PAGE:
• Medical Author:
    Jerry R. Balentine, DO, FACEP

    Dr. Balentine received his undergraduate degree from McDaniel College in Westminster, Maryland. He attended medical school at the Philadelphia College of Osteopathic Medicine graduating in1983. He completed his internship at St. Joseph's Hospital in Philadelphia and his Emergency Medicine residency at Lincoln Medical and Mental Health Center in the Bronx, where he served as chief resident.

  • Medical Editor: Charles Patrick Davis, MD, PhD
    Charles Patrick Davis, MD, PhD

    Charles Patrick Davis, MD, PhD

    Dr. Charles "Pat" Davis, MD, PhD, is a board certified Emergency Medicine doctor who currently practices as a consultant and staff member for hospitals. He has a PhD in Microbiology (UT at Austin), and the MD (Univ. Texas Medical Branch, Galveston). He is a Clinical Professor (retired) in the Division of Emergency Medicine, UT Health Science Center at San Antonio, and has been the Chief of Emergency Medicine at UT Medical Branch and at UTHSCSA with over 250 publications.

Quick Guide25 Ways to Stay Well Abroad in Pictures

25 Ways to Stay Well Abroad in Pictures

How can people prevent malaria?

The prevention of malaria includes several steps.

First, evaluate if malaria is a concern in the area of travel (CDC malaria information by country table). This table will also indicate which medication to take as chemo prophylaxis.

If chemo-prophylaxis is recommended, discuss the recommended medications with a health-care professional to determine if they are appropriate. Take into consideration any medical conditions, drug interactions with current medication taken on a continual basis, as well as side effects of the recommended medications.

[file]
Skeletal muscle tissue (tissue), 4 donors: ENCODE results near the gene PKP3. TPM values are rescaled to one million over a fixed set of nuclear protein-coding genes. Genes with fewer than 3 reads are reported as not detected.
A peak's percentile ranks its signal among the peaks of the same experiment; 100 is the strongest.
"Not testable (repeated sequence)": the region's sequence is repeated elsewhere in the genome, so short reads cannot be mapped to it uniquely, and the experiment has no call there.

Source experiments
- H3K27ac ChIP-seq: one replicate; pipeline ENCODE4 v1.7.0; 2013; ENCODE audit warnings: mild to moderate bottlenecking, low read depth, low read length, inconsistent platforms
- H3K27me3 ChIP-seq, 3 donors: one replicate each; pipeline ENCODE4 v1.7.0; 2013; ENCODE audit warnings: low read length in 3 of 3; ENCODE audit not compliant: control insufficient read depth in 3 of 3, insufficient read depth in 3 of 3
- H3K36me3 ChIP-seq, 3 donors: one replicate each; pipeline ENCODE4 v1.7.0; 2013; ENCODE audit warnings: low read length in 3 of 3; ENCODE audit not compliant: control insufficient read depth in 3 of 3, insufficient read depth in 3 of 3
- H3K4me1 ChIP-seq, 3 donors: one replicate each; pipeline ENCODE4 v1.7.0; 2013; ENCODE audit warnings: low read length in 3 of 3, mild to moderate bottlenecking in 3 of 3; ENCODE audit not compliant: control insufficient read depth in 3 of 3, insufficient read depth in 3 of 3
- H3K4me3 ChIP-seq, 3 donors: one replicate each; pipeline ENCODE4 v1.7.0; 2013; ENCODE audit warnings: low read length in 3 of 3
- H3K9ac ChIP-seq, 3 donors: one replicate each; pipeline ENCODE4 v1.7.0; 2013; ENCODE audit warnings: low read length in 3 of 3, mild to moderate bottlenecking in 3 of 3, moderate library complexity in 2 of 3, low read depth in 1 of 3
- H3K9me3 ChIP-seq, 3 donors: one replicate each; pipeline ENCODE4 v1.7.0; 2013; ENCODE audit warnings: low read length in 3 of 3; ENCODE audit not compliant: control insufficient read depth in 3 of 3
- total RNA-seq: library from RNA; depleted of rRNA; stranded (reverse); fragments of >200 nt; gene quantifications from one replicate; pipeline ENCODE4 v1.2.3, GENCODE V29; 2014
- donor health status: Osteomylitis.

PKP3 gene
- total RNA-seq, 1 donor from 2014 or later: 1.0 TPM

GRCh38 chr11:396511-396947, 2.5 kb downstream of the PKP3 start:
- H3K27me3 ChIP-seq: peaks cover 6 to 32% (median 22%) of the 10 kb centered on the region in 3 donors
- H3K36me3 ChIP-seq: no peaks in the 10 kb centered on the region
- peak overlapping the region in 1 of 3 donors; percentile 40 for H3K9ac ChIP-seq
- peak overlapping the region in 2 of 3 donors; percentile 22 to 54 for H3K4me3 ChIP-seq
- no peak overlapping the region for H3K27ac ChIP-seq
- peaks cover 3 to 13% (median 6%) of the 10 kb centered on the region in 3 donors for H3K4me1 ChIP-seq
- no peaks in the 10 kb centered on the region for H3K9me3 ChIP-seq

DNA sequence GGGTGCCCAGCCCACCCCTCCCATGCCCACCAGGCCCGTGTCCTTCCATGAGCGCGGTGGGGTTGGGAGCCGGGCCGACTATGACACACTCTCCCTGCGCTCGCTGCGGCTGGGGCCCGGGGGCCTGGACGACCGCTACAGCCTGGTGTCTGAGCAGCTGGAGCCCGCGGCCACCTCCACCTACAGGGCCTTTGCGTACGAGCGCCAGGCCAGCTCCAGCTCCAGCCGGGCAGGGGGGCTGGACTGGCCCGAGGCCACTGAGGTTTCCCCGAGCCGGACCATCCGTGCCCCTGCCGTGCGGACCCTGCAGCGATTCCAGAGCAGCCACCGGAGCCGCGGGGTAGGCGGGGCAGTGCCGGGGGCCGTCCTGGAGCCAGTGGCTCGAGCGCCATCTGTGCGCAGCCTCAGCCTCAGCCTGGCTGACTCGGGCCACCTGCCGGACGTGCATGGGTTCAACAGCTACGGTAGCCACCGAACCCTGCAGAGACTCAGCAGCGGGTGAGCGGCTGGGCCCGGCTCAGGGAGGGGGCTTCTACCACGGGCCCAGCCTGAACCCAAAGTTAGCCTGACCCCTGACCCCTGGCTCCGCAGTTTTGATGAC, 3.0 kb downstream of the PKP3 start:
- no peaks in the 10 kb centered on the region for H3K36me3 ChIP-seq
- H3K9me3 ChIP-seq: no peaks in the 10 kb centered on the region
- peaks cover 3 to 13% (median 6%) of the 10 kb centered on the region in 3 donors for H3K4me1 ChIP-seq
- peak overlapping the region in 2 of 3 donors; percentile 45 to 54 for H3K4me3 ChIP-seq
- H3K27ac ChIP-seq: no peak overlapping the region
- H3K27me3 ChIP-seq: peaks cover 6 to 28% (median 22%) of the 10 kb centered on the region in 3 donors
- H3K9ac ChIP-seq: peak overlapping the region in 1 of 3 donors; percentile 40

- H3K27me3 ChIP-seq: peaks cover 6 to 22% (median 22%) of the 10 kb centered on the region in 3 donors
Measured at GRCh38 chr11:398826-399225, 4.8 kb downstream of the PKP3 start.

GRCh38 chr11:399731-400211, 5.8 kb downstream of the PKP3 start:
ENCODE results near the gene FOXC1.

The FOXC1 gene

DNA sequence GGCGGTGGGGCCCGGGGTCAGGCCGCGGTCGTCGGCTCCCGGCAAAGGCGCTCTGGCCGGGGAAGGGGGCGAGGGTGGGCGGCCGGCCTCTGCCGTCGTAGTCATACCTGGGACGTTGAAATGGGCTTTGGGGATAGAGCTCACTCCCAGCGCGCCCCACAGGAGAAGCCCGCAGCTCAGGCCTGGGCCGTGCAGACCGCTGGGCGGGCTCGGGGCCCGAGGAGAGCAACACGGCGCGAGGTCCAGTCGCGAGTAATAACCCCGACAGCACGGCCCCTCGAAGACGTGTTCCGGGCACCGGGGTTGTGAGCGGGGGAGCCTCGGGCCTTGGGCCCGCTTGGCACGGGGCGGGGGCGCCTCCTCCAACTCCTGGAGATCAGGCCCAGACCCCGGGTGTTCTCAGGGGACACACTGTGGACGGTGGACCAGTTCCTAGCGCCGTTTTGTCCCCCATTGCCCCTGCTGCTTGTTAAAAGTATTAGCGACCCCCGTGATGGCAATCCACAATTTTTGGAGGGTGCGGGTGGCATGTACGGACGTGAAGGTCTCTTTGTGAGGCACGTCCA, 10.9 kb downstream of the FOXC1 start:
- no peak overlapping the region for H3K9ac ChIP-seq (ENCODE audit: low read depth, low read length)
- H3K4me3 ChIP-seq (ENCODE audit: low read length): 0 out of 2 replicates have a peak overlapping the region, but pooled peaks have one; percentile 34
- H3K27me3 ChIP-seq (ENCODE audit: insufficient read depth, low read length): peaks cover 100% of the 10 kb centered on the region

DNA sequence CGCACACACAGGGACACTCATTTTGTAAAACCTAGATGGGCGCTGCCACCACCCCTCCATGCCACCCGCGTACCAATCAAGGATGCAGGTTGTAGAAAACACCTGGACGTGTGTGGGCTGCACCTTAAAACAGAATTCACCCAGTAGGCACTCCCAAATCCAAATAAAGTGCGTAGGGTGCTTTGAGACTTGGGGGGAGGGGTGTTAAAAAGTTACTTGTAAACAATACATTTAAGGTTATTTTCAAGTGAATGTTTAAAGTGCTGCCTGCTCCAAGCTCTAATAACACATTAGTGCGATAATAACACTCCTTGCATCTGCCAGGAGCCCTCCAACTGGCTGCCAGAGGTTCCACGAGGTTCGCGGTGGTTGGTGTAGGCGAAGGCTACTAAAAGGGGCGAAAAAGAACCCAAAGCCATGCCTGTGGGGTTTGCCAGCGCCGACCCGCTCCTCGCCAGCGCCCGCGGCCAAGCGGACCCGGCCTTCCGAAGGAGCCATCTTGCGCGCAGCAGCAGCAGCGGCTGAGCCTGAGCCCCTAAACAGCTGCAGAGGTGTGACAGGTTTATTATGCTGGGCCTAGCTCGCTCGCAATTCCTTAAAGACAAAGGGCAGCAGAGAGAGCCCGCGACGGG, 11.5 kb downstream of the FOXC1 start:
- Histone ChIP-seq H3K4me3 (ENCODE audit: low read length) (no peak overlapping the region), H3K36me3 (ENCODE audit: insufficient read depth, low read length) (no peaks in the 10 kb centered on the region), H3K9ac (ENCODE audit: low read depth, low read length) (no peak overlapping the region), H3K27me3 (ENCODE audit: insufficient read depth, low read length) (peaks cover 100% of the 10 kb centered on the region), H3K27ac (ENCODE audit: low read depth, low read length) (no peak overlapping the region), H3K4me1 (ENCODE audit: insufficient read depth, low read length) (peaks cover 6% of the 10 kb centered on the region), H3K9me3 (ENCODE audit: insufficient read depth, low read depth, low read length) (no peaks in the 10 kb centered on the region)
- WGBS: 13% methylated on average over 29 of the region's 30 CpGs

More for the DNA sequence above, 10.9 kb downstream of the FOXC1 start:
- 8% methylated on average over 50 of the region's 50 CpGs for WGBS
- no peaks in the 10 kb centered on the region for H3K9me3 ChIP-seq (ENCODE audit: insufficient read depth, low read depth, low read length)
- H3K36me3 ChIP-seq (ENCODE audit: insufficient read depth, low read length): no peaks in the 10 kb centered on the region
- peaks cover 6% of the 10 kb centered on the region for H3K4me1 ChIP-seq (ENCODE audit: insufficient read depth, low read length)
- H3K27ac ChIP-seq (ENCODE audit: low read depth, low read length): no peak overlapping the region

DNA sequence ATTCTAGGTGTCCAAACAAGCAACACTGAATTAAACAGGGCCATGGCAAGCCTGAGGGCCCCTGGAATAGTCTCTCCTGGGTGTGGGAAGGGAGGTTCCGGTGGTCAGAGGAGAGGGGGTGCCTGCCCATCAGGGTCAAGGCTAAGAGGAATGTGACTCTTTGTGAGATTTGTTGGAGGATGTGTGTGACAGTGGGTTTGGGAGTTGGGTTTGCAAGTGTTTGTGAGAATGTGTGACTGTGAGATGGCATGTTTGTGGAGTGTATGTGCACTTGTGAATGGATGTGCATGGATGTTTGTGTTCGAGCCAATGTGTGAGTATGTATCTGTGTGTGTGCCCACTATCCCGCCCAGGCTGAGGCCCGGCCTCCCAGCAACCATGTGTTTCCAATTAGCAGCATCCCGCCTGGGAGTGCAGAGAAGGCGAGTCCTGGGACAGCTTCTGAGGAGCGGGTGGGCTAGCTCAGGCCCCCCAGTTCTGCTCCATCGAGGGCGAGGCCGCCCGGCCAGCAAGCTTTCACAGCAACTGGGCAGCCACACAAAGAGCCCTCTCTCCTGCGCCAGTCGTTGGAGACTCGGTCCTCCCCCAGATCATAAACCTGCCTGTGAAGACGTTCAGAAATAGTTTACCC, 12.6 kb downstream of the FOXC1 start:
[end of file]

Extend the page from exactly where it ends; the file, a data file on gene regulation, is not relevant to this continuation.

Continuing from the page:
No medication is 100% effective, and therefore the prevention of mosquito bites is of paramount importance. These preventive measures should include the following:

  • Sleeping under bed nets: These should cover all of the bed down to the floor. These nets are most effective if they are treated with an insecticide.
  • Clothing: Clothing that covers most of the exposed skin and shoes that are closed can reduce the risk of bites. All clothing should be tucked in, and pants should be tucked into socks to avoid exposure around the ankles. In addition, treating clothes with insecticides can prevent bites even further.
  • Apply insect repellent to all exposed skin.


Switzerland. World Health Organization. "Malaria." April 2016. <>.

Tintinalli, Judith E., ed. Tintinalli's Emergency Medicine: A Comprehensive Study Guide. 7th ed. New York: McGraw-Hill, 2011: 1056-1062.

Medically Reviewed by a Doctor on 8/26/2016

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